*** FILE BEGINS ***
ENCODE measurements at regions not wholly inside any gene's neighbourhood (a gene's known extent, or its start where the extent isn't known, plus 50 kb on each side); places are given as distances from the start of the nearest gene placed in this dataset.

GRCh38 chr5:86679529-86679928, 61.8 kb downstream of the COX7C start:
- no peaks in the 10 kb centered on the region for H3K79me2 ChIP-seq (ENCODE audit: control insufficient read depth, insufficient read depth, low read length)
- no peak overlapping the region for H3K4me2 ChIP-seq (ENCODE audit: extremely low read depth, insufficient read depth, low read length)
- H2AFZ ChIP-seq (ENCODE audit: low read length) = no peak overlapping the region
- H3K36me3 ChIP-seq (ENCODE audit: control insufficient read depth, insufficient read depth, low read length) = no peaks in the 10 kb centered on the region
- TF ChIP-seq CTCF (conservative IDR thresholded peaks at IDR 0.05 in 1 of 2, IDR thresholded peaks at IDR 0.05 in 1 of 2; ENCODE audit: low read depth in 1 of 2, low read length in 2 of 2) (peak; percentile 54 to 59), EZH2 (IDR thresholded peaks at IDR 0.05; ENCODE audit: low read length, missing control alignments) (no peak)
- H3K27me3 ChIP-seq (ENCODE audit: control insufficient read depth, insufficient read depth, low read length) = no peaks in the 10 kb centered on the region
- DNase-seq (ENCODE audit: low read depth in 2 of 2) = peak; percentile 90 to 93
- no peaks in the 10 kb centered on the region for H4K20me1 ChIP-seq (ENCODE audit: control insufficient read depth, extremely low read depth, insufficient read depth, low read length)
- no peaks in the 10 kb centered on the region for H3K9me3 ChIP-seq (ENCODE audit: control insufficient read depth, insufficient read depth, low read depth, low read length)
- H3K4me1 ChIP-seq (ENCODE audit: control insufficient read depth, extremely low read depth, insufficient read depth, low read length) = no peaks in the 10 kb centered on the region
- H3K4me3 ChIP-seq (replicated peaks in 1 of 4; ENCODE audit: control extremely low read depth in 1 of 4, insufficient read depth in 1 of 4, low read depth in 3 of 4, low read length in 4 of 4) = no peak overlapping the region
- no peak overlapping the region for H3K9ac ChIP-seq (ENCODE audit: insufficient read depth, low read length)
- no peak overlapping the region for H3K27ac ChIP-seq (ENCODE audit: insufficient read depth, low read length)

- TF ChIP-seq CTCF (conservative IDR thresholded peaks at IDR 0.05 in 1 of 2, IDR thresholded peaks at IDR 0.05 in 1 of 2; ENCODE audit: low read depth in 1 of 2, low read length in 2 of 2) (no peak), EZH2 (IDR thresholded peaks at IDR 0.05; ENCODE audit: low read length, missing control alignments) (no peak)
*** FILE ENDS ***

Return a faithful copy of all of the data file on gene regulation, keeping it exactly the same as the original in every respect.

ENCODE measurements at regions not wholly inside any gene's neighbourhood (a gene's known extent, or its start where the extent isn't known, plus 50 kb on each side); places are given as distances from the start of the nearest gene placed in this dataset.

GRCh38 chr5:86679529-86679928, 61.8 kb downstream of the COX7C start:
- no peaks in the 10 kb centered on the region for H3K79me2 ChIP-seq (ENCODE audit: control insufficient read depth, insufficient read depth, low read length)
- no peak overlapping the region for H3K4me2 ChIP-seq (ENCODE audit: extremely low read depth, insufficient read depth, low read length)
- H2AFZ ChIP-seq (ENCODE audit: low read length) = no peak overlapping the region
- H3K36me3 ChIP-seq (ENCODE audit: control insufficient read depth, insufficient read depth, low read length) = no peaks in the 10 kb centered on the region
- TF ChIP-seq CTCF (conservative IDR thresholded peaks at IDR 0.05 in 1 of 2, IDR thresholded peaks at IDR 0.05 in 1 of 2; ENCODE audit: low read depth in 1 of 2, low read length in 2 of 2) (peak; percentile 54 to 59), EZH2 (IDR thresholded peaks at IDR 0.05; ENCODE audit: low read length, missing control alignments) (no peak)
- H3K27me3 ChIP-seq (ENCODE audit: control insufficient read depth, insufficient read depth, low read length) = no peaks in the 10 kb centered on the region
- DNase-seq (ENCODE audit: low read depth in 2 of 2) = peak; percentile 90 to 93
- no peaks in the 10 kb centered on the region for H4K20me1 ChIP-seq (ENCODE audit: control insufficient read depth, extremely low read depth, insufficient read depth, low read length)
- no peaks in the 10 kb centered on the region for H3K9me3 ChIP-seq (ENCODE audit: control insufficient read depth, insufficient read depth, low read depth, low read length)
- H3K4me1 ChIP-seq (ENCODE audit: control insufficient read depth, extremely low read depth, insufficient read depth, low read length) = no peaks in the 10 kb centered on the region
- H3K4me3 ChIP-seq (replicated peaks in 1 of 4; ENCODE audit: control extremely low read depth in 1 of 4, insufficient read depth in 1 of 4, low read depth in 3 of 4, low read length in 4 of 4) = no peak overlapping the region
- no peak overlapping the region for H3K9ac ChIP-seq (ENCODE audit: insufficient read depth, low read length)
- no peak overlapping the region for H3K27ac ChIP-seq (ENCODE audit: insufficient read depth, low read length)

- TF ChIP-seq CTCF (conservative IDR thresholded peaks at IDR 0.05 in 1 of 2, IDR thresholded peaks at IDR 0.05 in 1 of 2; ENCODE audit: low read depth in 1 of 2, low read length in 2 of 2) (no peak), EZH2 (IDR thresholded peaks at IDR 0.05; ENCODE audit: low read length, missing control alignments) (no peak)